so that, regardless of the fact that each organization has its own
platforms and programs, they also engage in this initiative. “In the
coming months,” Cuesta says, “the entities involved in MUAD will begin
to provide candidates, observers for the network and, of course,
activists to mobilize the electorate.”

On the subject of the promised new Electoral Law, Manuel Cuesta takes
for granted that it will no longer be the one that governs the upcoming
electoral process. “A clear signal is that they have created an
application for mobile phones where the electoral process is explained
through Law 72, which should have been repealed to make way for a more
flexible one.”

Perhaps the most obvious question you can ask a politician who believes
in electoral processes is what are their hopes of winning votes. Julio
Aleaga affirms that they have now counted a hundred people ready to
present themselves as candidates in all of Cuba, with potential
candidates concentrated in Santiago de Cuba, Havana, Sancti Spíritus and
Cienfuegos.

“We would love to have about 300 people occupying the seat of the public
service, but reality tells us that this is a dream too far. We are
betting on the electoral exercise, the breakdown of social neglect with
respect to elections. The real result won’t be measured in the number of
candidates chosen, but in raising public awareness that elections can be
an engine for change,” he says.

Manuel Cuesta, for his part, takes a look at his agenda and explains:
“As of the beginning of April, we have 83 people who have shown their
willingness to stand as candidates, mainly distributed in Havana,
Santiago de Cuba and Pinar del Río.”

Cuesta recognizes that it is difficult to speak of numbers in the
question of predicting presumed victories, but one can venture how the
proportions might turn out.

“The first step is to overcome the difficulty of the area assemblies,
where the vote is by a show of hands. Of all those who can show up, be
it 70 or 700, only 15% would have the opportunity to pass this test and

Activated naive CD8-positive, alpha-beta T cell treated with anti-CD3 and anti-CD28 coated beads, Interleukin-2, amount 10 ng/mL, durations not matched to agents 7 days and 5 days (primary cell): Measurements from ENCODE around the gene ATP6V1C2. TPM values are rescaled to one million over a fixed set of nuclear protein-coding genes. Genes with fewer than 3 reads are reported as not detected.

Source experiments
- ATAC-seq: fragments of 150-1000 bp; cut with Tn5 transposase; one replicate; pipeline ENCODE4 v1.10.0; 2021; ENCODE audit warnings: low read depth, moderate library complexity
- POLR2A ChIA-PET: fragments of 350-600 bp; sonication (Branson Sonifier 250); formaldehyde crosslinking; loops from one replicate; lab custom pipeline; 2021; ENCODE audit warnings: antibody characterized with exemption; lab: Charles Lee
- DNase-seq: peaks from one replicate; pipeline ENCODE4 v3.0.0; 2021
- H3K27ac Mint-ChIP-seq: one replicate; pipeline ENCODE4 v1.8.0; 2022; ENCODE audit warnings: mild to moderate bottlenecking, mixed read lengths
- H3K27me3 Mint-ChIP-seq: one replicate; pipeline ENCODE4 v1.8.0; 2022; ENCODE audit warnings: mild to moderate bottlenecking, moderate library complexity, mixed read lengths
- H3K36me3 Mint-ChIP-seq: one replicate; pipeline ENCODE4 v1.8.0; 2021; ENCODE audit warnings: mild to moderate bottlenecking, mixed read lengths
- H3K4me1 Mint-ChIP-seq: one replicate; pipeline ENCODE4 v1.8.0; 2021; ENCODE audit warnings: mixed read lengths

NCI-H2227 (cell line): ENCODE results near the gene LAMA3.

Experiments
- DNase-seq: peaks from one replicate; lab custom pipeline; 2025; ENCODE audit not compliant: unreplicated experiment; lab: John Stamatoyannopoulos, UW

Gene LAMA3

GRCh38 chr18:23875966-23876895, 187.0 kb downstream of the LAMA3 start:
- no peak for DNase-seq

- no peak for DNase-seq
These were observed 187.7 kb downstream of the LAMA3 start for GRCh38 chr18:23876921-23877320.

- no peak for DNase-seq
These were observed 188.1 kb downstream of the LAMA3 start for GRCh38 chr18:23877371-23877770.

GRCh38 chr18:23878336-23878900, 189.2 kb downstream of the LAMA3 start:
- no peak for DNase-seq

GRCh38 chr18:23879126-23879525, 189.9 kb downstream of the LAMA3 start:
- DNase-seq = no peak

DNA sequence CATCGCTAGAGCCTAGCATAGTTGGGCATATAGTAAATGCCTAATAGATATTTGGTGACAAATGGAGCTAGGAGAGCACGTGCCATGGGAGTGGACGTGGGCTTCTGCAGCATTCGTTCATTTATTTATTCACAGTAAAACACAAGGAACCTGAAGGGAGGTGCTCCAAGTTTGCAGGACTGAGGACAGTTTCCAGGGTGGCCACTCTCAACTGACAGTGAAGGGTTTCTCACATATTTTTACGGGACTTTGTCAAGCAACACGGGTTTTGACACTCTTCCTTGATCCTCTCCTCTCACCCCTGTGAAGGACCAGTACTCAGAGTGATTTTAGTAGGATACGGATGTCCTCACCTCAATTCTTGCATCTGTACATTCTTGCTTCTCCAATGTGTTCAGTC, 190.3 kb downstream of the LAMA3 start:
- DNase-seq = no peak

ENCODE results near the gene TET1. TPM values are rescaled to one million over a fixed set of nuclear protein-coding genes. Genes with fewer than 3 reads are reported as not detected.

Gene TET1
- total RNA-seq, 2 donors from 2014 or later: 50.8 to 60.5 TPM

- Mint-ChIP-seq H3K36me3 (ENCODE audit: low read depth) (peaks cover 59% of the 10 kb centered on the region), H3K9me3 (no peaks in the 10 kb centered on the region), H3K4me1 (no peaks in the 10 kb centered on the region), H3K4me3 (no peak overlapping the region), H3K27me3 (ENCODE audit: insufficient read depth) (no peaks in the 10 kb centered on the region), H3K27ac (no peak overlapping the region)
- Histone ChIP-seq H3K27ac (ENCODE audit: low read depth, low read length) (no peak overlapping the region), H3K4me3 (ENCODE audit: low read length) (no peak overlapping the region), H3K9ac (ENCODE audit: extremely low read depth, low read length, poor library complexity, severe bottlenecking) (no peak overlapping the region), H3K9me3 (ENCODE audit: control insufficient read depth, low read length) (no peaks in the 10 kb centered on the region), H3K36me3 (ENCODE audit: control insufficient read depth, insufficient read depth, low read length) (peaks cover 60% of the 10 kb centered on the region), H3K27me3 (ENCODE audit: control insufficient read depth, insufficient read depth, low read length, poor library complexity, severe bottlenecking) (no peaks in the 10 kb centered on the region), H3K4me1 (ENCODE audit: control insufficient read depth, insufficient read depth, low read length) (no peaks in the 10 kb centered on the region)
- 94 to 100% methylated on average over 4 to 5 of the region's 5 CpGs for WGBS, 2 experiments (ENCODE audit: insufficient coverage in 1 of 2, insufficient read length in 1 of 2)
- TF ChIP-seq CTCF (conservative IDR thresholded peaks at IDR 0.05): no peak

get to the ballot. Then the Electoral Commissions of the municipality
will prepare a biography* for each of them, with somber tones, as they
did in the previous process with two candidates, whom they clearly
defined as counterrevolutionary elements. At the polls, maybe 4% would
be elected as a delegate, and with that we would be more than satisfied.”

For any of these projects, the main thing seems to be to open the game
of competitive elections at the municipal level. It is taken for granted
that these elections will be neither free, nor plural, nor fair, but at
least they will try to make them competitive. In fact, so far the
Government has refused to compete, even among themselves.

Among those who support overthrowing the regime, there are those who
accuse these initiatives of “playing the game of dictatorship.” The
truth is, those in command in Cuba do not show any enthusiasm for anyone
to play any kind of game and they are repressing with great intensity
all those involved in Candidates for Change, Otro18 and other projects
along the same line.

Before the end of this year we will know if the effort undertaken made
any sense.

*Translator’s note: Under Cuba’s current electoral law, candidates are
forbidden to campaign. The only presentation of their candidacy is a
one-page (or less) ‘biography’ with their photo and a statement about
who they are — strongly focused on a list of the mass organizations they
belong to — with no information about political opinions. This biography
is not prepared by the candidate, but by the Electoral Commission. As
noted in the article, two opposition candidates who made it to
small-area local ballots in the last elections, were described in their
biographies as “counterrevolutionary” with a brief detailing of the
‘bad’ things they have done, for example being “funded by foreign
groups.” Neither won.

Source: Cuban Opponents Who Bet On The Ballot Box – Translating Cuba –
translatingcuba.com/cuban-opponents-who-bet-on-the-ballot-box/